Characteristics of COPD medications and regimens can contribute to non-adherence. In general, the lengthier and more complicated the regimen, the lower the adherence.16 35 36 Frequency of dosing has been identified as one of the most important factors inversely affecting adherence.13 Patients with COPD are generally older and require medication for other medical conditions. Polypharmacy is another common and important contributor to poor adherence. A nationally representative sample of adults aged 65 years and older in the US37 found that 41% reported taking five or more prescription medications, and more than half had two or more prescribing providers. Patients taking multiple medications, each with a different dosing pattern, are often frustrated by complicated dosing regimens, which may lead to missed doses.
The route of administration can also influence adherence. Adherence is higher to oral forms of medication than to inhaled drugs of the same class (eg, β2 agonists or corticosteroids).34 38 This is an issue particularly for patients with asthma or COPD where use of inhaled medications is desirable. Errors in inhaler technique are common and interfere with adequate drug administration.39 For example, in one Spanish study of patients with COPD admitted to hospital as a result of an exacerbation, 43% of patients had inadequate inhaler technique.40
Other medication and regimen factors are also important. Adherence is lower for medications that do not have an immediate or direct effect on symptoms. Additional factors can include drug side effects.41 42 Patients may choose to discontinue a treatment to avoid unpleasant side effects, even if it provides clinically meaningful improvements in their condition. In some healthcare systems, inability to pay or reduced access through government programmes may contribute to both primary and secondary non-adherence.19 43
Across chronic diseases, adherence is often better in older persons, including patients with COPD.28 However, increasing age is also associated with a greater number of comorbid conditions and polypharmacy.13 22 Furthermore, both age and COPD duration are associated with cognitive decline; in turn, cognitive impairment, especially memory problems, are associated with non-adherence.44 Other problems in the elderly may include difficulty reading the small print on medication labels45 and difficulty opening containers fitted with safety devices.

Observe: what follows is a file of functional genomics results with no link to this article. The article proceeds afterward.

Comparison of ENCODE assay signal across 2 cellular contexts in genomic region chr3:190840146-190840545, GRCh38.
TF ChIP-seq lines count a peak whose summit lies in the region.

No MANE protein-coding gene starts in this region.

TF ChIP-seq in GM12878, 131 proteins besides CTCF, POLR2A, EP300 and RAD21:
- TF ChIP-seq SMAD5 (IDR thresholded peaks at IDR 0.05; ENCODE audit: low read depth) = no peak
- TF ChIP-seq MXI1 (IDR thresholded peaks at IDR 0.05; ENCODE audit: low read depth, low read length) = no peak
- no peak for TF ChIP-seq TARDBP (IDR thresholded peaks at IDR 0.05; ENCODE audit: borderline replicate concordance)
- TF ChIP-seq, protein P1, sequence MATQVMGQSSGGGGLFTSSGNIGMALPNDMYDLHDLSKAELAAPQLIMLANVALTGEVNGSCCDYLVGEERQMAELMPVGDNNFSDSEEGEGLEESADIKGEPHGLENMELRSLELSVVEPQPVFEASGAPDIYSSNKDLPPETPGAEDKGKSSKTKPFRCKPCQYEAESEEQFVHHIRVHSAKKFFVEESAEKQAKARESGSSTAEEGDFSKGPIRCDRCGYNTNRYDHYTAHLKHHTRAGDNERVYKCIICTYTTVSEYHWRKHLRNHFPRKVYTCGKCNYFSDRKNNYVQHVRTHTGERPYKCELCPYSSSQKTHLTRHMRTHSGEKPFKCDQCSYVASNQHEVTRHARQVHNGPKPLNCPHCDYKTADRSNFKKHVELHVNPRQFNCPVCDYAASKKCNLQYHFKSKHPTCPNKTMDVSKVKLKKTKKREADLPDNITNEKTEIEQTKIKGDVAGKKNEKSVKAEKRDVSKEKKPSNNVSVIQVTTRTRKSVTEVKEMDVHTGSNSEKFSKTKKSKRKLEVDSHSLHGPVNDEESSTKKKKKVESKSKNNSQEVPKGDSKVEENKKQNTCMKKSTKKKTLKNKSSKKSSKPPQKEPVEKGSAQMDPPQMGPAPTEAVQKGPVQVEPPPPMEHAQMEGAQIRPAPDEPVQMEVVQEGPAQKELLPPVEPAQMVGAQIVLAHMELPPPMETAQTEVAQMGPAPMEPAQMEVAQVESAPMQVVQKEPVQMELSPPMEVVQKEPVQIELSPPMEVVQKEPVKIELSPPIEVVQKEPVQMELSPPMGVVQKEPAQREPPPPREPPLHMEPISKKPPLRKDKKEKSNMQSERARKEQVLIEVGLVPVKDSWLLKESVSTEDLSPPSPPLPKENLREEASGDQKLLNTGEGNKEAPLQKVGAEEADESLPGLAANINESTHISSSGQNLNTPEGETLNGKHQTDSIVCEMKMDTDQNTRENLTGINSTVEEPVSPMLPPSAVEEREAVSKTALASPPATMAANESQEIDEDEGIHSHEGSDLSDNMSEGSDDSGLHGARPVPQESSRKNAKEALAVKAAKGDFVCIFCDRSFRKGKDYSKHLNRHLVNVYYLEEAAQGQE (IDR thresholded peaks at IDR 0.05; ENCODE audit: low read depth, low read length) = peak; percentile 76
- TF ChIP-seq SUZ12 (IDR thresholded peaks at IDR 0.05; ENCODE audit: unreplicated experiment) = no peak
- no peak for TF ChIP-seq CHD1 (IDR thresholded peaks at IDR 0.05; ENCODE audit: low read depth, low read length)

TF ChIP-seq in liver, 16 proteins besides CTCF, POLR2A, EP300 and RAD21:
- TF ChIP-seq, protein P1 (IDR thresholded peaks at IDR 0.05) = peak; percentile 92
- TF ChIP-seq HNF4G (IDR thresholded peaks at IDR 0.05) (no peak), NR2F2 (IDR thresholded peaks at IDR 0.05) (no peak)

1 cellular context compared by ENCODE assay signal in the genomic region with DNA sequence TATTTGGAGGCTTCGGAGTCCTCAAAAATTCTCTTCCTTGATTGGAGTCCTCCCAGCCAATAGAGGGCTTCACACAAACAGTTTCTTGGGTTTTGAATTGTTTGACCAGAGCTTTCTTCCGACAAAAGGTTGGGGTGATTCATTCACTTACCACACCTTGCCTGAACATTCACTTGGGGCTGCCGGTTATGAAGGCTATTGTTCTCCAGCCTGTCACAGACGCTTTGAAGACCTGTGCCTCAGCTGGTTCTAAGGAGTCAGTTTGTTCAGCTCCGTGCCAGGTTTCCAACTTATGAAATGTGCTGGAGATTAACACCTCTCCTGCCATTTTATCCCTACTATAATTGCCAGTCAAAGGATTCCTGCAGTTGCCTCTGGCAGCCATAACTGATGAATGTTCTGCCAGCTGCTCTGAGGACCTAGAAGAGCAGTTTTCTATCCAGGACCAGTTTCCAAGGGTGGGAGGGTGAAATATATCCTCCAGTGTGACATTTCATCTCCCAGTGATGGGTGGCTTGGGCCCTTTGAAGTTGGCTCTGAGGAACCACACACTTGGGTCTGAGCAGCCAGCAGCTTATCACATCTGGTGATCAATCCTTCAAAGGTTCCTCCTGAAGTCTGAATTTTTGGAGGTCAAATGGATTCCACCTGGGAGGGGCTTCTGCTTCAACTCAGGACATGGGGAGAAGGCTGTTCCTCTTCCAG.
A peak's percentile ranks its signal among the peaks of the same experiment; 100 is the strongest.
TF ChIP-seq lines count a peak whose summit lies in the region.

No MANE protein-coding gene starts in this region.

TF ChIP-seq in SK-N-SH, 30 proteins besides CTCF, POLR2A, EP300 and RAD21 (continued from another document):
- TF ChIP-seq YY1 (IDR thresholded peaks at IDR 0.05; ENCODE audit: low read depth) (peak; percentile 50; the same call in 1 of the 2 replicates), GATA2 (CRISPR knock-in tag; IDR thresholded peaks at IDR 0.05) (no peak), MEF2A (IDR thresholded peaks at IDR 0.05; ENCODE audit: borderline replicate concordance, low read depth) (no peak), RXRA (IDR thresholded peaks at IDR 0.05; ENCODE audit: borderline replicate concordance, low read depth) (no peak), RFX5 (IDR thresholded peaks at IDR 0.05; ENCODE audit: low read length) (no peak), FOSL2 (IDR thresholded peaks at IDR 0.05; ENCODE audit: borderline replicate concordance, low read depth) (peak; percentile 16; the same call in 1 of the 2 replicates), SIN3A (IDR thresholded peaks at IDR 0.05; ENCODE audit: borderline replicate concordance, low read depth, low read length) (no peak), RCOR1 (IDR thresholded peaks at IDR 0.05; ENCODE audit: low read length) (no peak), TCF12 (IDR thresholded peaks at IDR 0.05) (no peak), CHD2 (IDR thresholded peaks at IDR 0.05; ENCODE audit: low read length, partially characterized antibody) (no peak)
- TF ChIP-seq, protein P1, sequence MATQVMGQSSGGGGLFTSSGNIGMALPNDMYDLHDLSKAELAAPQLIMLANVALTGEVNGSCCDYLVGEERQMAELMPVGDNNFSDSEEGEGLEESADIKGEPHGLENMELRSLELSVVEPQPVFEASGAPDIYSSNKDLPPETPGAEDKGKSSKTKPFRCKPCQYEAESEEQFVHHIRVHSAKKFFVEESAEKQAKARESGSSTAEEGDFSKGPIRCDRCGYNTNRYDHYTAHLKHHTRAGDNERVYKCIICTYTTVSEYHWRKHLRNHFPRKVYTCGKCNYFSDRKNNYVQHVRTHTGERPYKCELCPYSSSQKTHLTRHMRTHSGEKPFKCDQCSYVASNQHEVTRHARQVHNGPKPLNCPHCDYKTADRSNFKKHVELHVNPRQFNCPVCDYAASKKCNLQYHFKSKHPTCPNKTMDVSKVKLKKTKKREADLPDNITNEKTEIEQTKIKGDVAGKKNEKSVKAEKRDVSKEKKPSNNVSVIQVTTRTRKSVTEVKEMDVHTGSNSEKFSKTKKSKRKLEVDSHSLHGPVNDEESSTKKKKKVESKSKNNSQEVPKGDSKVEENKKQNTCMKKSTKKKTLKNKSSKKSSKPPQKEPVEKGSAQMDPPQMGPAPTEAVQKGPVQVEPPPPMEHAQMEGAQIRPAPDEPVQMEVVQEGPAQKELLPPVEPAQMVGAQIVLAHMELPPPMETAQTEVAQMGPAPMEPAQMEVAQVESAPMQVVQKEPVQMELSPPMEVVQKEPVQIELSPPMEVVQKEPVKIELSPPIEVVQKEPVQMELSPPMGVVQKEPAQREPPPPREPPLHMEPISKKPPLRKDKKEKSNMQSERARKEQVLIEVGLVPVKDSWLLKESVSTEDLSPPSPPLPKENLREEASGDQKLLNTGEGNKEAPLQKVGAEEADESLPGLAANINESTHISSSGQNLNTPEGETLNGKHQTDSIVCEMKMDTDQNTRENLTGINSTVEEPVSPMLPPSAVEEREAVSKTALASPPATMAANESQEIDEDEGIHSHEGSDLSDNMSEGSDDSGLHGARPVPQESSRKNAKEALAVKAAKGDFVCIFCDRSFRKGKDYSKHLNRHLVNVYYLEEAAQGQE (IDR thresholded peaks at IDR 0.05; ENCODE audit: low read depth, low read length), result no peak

Adherence is also influenced by a patient’s perception of the disease. Lack of clinical symptoms is often interpreted to mean that the disease can be treated episodically, and daily medications are discontinued.12 Adherence to treatment regimens is higher when patients believe that their daily health and activities are affected by their disease, or if they anticipate potentially serious consequences resulting from non-adherence.16 Patients often alter the prescribed dosage of a medication if they perceive it to be excessive, inconvenient or too expensive.13
Psychiatric comorbidity is also higher in patients with COPD. Up to 40% are clinically depressed; a similar number also experience moderate to high levels of anxiety.46 Both depression and anxiety result in lower health status and greater functional impairments. Depression has been independently linked with lower adherence.47 Perceived and actual social support are also important factors. A stable family life with caregivers who provide support and encouragement is associated with improved adherence.34
Healthcare provider and caregiver factors
Healthcare providers and caregivers contribute to patients’ perception of their disease, healthcare and medication and, ultimately, their adherence. For instance, adherence to medication has been reported to increase if the prescribing physician is a specialist compared with a general practitioner.48 Continuity of care, explanation of the rationale underlying prescribed treatments, written instructions on medication dosing regimens, follow-up supervision and participation in self-management programmes have all been shown to improve patient adherence.34